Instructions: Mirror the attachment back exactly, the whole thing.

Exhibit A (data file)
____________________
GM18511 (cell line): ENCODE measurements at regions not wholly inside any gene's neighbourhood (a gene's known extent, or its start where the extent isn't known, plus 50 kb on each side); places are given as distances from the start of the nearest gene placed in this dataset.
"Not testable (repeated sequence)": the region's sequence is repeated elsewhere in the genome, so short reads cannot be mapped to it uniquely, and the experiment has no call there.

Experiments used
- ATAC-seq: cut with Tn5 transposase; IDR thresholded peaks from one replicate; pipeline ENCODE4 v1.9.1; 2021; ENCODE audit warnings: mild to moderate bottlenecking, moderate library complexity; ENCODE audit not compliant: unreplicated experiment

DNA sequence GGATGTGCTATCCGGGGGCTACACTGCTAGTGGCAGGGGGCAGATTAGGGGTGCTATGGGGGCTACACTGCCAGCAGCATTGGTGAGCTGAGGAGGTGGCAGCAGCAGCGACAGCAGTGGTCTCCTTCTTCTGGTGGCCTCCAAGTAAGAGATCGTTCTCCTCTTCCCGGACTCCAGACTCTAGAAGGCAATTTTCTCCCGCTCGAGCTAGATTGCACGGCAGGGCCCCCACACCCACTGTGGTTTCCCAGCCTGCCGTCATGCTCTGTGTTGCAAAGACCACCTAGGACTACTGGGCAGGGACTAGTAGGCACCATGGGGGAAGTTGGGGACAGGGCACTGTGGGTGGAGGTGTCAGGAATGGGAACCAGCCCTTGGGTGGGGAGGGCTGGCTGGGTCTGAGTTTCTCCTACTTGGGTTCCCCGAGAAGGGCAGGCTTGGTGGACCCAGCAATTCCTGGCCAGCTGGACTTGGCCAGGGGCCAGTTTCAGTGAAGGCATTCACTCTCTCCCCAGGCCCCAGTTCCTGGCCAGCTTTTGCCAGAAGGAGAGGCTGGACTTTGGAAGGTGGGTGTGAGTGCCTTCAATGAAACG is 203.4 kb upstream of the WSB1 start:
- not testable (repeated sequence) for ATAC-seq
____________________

GM18511 (cell line): ENCODE measurements at regions not wholly inside any gene's neighbourhood (a gene's known extent, or its start where the extent isn't known, plus 50 kb on each side); places are given as distances from the start of the nearest gene placed in this dataset.
"Not testable (repeated sequence)": the region's sequence is repeated elsewhere in the genome, so short reads cannot be mapped to it uniquely, and the experiment has no call there.

Experiments used
- ATAC-seq: cut with Tn5 transposase; IDR thresholded peaks from one replicate; pipeline ENCODE4 v1.9.1; 2021; ENCODE audit warnings: mild to moderate bottlenecking, moderate library complexity; ENCODE audit not compliant: unreplicated experiment

DNA sequence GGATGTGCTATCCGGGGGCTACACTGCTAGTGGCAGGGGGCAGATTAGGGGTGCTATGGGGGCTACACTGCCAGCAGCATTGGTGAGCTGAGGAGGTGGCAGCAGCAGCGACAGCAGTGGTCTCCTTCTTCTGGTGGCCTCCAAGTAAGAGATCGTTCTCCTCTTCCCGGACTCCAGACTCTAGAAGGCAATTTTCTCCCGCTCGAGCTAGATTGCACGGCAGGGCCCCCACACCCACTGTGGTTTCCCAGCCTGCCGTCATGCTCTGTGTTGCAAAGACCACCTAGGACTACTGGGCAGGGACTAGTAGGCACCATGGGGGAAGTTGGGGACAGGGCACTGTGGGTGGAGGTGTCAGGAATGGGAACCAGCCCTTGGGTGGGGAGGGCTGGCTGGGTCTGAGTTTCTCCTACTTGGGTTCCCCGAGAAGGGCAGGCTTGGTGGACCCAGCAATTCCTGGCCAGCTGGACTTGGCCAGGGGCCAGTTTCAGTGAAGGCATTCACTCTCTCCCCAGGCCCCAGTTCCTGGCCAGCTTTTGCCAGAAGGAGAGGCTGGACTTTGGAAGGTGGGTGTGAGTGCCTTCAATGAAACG is 203.4 kb upstream of the WSB1 start:
- not testable (repeated sequence) for ATAC-seq